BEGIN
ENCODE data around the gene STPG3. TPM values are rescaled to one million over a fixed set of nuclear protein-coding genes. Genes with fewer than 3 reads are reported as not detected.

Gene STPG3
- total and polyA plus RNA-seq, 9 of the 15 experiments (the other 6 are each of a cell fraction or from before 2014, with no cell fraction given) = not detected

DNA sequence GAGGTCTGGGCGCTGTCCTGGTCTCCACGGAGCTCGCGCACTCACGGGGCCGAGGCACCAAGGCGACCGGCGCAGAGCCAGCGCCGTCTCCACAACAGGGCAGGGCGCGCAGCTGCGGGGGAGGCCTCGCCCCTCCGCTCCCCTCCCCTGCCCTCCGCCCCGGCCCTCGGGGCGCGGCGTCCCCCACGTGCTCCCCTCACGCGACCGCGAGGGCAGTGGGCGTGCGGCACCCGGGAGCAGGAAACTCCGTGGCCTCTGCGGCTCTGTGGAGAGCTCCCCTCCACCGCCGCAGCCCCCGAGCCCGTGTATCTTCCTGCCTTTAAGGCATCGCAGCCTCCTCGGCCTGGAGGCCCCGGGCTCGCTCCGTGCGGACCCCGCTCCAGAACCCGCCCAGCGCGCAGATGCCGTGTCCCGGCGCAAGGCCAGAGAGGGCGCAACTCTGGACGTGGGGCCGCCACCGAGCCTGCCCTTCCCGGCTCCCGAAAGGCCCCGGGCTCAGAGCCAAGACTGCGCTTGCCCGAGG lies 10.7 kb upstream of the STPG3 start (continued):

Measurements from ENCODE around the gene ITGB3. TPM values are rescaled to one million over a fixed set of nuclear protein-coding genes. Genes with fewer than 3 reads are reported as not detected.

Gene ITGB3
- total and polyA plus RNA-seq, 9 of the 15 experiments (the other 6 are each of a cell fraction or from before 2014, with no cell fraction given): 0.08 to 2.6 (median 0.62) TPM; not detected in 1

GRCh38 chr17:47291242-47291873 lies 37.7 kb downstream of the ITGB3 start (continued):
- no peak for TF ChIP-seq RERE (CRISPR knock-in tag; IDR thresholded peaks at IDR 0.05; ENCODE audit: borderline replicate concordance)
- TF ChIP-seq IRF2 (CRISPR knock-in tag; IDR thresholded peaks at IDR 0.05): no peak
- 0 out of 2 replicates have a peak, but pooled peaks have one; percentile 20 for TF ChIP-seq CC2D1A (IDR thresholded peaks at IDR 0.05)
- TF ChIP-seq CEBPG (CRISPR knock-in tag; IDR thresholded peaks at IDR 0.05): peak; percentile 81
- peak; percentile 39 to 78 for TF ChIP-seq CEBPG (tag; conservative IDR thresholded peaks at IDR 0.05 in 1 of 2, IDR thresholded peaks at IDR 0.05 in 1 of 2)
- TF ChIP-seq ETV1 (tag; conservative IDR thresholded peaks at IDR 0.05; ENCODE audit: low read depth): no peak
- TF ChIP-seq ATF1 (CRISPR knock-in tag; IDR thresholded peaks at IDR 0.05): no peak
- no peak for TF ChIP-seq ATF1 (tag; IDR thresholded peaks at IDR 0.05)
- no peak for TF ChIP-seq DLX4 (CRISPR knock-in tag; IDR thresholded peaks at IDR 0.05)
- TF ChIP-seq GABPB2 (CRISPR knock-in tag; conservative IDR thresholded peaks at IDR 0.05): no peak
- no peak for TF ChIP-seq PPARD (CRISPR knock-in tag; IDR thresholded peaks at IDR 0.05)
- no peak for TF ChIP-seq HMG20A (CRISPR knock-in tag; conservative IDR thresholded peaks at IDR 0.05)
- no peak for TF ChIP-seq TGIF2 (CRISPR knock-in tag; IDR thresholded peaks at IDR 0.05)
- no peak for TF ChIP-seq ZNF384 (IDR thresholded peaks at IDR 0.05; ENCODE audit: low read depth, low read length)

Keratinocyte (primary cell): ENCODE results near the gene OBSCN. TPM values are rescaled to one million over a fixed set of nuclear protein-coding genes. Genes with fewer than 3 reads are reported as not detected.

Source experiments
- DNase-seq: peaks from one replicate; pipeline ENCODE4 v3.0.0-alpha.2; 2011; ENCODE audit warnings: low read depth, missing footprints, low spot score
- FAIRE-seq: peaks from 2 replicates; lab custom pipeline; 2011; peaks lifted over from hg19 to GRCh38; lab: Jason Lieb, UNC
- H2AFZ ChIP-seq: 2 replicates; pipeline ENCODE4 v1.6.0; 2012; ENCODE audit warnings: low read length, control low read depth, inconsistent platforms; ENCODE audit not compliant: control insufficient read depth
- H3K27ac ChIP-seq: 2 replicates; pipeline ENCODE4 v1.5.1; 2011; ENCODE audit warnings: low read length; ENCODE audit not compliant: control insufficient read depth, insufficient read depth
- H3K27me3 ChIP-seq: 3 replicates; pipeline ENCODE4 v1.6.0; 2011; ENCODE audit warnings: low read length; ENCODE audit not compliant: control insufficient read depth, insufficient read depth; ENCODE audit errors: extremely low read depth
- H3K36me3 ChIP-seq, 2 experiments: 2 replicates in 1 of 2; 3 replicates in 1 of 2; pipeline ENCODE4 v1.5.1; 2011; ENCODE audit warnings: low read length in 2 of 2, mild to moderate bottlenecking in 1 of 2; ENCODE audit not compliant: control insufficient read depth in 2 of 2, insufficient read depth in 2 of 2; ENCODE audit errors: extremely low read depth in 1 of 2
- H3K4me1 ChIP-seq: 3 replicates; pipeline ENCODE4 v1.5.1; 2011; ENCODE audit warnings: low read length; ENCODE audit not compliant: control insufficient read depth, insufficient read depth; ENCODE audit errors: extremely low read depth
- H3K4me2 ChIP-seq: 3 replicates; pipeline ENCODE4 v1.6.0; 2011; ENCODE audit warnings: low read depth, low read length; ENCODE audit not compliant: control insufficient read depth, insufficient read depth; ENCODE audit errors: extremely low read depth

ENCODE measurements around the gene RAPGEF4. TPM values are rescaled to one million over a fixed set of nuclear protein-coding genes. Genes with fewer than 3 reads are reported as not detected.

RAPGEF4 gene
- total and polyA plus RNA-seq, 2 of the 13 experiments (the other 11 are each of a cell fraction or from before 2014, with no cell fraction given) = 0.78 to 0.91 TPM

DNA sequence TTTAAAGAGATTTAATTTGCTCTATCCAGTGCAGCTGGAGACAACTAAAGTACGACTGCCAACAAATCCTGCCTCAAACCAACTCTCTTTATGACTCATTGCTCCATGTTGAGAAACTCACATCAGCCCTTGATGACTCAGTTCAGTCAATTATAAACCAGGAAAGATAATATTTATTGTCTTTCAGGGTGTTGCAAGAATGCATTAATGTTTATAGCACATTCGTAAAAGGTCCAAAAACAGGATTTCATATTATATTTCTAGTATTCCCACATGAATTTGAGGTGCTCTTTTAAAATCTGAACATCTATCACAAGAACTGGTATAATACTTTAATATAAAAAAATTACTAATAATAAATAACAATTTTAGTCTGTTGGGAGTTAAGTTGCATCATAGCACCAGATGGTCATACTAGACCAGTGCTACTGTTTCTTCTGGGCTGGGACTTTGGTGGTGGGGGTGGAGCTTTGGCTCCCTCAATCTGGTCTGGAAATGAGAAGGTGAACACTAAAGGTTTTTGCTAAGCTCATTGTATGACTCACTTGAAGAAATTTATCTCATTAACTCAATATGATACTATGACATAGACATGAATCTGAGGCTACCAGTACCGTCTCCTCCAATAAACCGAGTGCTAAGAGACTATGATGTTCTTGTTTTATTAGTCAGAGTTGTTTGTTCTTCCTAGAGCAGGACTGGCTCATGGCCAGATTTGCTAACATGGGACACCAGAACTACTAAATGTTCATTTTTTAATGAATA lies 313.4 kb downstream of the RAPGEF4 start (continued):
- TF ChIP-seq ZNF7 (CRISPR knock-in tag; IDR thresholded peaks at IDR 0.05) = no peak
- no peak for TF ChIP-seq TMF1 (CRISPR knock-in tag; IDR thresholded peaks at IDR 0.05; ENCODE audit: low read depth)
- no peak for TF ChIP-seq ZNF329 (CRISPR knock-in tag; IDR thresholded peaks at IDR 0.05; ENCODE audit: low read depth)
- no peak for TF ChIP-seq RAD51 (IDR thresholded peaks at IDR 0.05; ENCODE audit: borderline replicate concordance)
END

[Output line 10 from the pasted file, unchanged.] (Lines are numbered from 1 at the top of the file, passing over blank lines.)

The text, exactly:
- TF ChIP-seq IRF2 (CRISPR knock-in tag; IDR thresholded peaks at IDR 0.05): no peak